Explanation of Gestation in Dogs

A dog's gestation period usually lasts around nine weeks.
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In all mammals, gestation refers to the time between the conception and birth of babies. For dogs, this period lasts around nine weeks. If your dog becomes pregnant or if you plan on breeding her, understanding her gestation period and the changes it will cause in the expecting mother can help you provide for her needs and be better prepared for the arrival of the new puppies.

Determining Pregnancy

Just as in humans, dogs can visit the doctor to find out if they are pregnant. Several methods of determination are available. The doctor may be able to feel the dog's abdomen to detect the puppies approximately one month after conception. According to Paws and Claws Veterinary Clinic, however, this method is only 85 percent accurate and can be less accurate if your dog is anxious or overweight. X-rays can be used 45 days after mating and are more reliable, but the radiation they produce could potentially harm the embryos. Ultrasounds can also detect unborn puppies, starting at around three weeks after breeding. Another option is a blood test approximately one month after conception to look for elevated levels of the hormone relaxin because its production increases during pregnancy.

First Five Weeks of Gestation

During the first half of your dog's gestation, you will not notice many differences. She may gain weight, and some expectant mothers go through morning sickness. If she vomits occasionally, does not seem interested in food, and seems listless, then she may be experiencing morning sickness. According to WebMD, dogs experience this condition because of progesterone production and uterine stretching. Some veterinarians also recommend adding additional protein, such as eggs or lean meat, to your dog’s diet even during these early weeks of gestation.

Changes During Weeks Six Through Eight

One of the first noticeable changes in expecting dogs is the enlargement of their mammary glands. This enlargement can start just after the fifth week but becomes more obvious around the sixth or seventh week. However, milk production will not begin for another few weeks. She may also gain more weight, especially as she gets closer to the end of the gestation period. This weight increase does not just come from the growing puppies but also because of her increased nutritional needs. After the fifth week, pregnant dogs need to eat twice as much food, usually spaced out throughout the day in smaller meals. A veterinarian can tell you exactly how much to feed your dog daily and can provide suggestions on the best food for her nutritional needs. Although you may assume the expecting mother should be allowed to rest all of the time, regular, non-strenuous exercise is good for her even during the last half of her gestation.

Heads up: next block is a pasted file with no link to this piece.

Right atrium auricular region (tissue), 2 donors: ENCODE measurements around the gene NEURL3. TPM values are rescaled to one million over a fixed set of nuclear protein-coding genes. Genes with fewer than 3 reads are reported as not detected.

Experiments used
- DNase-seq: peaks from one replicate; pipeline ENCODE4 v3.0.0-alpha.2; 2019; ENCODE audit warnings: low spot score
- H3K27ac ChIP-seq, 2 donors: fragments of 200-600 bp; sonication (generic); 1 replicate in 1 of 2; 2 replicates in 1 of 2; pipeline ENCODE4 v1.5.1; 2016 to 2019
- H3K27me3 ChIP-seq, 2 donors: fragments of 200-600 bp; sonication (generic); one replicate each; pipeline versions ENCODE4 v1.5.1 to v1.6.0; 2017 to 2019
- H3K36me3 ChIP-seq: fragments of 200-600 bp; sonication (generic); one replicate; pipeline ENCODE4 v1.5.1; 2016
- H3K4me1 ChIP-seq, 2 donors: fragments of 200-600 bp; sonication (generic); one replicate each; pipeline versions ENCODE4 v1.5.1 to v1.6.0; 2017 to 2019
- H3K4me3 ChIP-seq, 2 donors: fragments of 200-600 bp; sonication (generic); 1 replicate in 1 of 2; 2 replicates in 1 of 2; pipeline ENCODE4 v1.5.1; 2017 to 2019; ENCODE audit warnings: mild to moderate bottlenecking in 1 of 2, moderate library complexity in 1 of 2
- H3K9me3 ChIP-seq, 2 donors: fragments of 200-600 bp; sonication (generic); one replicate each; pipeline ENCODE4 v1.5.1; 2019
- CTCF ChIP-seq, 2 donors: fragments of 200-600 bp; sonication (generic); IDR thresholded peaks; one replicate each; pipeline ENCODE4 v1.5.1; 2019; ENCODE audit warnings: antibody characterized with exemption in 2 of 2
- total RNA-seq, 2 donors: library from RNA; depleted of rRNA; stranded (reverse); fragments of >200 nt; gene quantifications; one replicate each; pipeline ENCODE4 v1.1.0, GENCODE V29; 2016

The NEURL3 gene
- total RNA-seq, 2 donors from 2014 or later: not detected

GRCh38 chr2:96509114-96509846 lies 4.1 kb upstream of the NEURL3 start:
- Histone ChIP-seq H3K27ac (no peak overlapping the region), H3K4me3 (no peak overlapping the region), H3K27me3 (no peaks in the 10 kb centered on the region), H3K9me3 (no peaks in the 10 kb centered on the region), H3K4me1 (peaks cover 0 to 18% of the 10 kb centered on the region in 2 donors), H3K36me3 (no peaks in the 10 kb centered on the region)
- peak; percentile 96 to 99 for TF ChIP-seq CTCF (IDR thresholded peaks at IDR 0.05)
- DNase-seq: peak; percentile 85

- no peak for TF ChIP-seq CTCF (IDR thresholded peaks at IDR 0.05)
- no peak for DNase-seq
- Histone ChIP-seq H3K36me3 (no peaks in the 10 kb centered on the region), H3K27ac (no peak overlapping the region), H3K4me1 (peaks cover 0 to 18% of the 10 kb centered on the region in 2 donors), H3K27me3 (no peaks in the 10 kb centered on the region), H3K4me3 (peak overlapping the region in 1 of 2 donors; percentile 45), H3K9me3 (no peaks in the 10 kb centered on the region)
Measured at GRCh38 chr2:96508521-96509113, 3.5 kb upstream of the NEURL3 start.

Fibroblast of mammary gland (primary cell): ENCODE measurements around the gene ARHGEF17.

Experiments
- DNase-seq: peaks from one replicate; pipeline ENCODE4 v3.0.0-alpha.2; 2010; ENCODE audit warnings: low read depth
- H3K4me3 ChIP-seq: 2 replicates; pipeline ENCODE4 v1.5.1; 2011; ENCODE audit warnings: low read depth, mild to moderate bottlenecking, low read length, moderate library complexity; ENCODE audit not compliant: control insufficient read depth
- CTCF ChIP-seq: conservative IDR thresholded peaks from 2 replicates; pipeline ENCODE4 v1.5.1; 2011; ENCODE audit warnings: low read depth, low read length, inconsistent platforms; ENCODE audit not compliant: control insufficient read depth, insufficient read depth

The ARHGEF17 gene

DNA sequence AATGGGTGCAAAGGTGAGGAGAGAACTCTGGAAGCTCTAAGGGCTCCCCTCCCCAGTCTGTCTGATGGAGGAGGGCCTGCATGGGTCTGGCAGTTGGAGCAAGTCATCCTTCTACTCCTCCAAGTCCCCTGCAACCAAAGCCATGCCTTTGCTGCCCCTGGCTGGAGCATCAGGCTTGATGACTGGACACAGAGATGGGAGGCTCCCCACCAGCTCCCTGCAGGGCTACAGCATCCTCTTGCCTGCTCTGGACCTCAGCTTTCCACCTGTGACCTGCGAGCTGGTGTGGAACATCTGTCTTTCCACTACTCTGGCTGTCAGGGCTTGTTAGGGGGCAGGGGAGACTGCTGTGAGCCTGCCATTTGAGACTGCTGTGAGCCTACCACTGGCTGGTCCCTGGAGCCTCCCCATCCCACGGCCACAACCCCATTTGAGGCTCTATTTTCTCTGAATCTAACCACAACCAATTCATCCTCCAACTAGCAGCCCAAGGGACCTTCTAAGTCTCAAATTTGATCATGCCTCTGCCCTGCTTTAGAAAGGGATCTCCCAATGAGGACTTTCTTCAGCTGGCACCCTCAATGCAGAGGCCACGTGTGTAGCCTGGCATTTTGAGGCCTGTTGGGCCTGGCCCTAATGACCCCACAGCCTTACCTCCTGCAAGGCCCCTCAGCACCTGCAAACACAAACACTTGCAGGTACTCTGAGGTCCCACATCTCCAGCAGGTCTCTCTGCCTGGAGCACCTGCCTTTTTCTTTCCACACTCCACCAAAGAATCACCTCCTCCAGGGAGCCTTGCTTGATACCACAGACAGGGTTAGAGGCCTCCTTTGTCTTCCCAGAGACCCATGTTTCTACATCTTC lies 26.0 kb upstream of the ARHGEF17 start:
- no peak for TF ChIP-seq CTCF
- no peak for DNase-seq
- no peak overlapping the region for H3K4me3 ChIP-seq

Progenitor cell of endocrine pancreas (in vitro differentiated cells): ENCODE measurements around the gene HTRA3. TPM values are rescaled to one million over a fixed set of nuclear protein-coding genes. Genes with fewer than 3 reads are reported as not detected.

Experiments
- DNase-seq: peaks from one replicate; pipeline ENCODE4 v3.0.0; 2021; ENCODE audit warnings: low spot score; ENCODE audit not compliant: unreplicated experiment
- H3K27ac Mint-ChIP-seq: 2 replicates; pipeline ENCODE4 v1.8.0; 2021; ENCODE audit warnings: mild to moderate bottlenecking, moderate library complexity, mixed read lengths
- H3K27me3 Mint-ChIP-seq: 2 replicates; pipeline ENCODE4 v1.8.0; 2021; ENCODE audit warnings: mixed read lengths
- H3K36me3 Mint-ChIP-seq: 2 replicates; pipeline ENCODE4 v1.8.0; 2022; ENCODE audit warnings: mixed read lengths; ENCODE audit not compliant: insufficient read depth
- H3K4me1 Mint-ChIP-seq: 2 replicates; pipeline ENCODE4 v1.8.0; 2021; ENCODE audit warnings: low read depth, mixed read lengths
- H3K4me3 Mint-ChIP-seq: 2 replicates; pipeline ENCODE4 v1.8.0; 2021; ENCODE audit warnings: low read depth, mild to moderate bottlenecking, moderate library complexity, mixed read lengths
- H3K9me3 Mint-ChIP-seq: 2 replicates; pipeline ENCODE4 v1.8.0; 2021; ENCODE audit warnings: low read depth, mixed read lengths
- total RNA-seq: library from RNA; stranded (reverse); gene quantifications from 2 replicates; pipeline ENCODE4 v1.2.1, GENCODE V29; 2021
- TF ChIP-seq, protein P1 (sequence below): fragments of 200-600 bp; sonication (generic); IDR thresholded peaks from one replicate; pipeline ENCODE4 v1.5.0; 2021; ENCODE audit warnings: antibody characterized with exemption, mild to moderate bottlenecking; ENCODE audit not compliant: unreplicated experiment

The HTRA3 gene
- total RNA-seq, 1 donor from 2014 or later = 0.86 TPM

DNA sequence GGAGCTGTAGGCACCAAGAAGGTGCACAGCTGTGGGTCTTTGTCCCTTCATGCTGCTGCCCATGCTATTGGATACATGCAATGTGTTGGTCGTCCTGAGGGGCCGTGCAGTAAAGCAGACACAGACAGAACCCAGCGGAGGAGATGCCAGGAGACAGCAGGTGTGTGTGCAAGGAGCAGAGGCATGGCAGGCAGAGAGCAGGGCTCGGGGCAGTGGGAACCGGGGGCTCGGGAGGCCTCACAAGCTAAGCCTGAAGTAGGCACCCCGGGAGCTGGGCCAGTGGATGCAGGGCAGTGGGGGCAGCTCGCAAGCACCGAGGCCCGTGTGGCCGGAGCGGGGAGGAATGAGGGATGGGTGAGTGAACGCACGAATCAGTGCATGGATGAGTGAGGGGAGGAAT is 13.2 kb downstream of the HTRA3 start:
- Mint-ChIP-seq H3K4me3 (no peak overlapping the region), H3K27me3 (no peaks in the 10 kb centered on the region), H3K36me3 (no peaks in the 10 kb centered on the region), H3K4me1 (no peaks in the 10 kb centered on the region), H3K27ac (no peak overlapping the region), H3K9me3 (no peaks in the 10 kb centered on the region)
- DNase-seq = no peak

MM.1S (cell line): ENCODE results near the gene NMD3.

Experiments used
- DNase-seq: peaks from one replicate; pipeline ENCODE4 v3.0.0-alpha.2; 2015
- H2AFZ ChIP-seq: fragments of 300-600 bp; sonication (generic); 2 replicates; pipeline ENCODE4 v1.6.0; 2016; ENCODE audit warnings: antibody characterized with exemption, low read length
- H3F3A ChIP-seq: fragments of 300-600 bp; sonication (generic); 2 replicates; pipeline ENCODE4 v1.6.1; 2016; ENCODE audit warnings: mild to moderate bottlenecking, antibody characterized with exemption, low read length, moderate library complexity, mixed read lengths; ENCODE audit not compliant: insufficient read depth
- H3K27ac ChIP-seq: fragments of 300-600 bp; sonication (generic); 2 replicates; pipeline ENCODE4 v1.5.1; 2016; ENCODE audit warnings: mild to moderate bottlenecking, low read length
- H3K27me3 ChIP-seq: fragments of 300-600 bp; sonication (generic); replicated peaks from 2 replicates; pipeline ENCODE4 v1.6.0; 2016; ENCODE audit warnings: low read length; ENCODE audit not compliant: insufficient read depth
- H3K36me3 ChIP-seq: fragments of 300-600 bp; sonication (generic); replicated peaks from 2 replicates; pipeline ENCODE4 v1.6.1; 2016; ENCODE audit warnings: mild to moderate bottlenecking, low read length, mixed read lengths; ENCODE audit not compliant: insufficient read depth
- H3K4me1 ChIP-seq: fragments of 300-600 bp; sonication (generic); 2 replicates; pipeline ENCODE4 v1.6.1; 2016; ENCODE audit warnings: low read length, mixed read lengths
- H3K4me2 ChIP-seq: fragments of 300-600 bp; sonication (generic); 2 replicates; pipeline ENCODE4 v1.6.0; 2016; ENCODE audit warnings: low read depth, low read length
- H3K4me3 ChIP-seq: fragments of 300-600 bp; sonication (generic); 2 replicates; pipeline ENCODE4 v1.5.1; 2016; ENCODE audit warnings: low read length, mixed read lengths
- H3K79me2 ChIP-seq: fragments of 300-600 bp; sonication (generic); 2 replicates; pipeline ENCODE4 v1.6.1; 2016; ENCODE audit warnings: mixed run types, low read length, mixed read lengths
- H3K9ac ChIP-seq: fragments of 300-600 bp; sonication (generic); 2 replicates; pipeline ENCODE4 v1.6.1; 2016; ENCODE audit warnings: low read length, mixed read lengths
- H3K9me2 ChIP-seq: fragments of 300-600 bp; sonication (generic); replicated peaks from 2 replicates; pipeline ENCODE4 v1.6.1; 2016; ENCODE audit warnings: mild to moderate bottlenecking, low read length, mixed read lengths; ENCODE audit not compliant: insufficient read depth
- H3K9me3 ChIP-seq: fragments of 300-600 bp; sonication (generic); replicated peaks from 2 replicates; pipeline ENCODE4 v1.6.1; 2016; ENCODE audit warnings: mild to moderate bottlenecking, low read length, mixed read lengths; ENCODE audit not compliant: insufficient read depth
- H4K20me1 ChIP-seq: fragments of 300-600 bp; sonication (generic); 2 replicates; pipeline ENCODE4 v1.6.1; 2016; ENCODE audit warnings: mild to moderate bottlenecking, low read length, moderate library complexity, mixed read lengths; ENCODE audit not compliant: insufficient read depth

Last Week of Gestation

During the last days of her gestation, your dog's mammary glands may begin to produce a milky substance. This sign indicates that the birth will be occurring soon. Additionally, she may behave differently. With her uterus growing, she will become increasingly uncomfortable, so you may notice her acting more restless than usual. She may also want to spend more time alone. Many expectant moms get ready for the new babies by preparing a "nest," so she may start destroying papers, blankets, or clothing to give her puppies a warm, soft home. Most veterinarians warn parents of young children to keep them away from the soon-to-be mom at this point because she may not be as tolerant as before. Within the 24 hours before she gives birth, the mother dog may start acting extremely anxious and may look for a place where she can be alone for the delivery.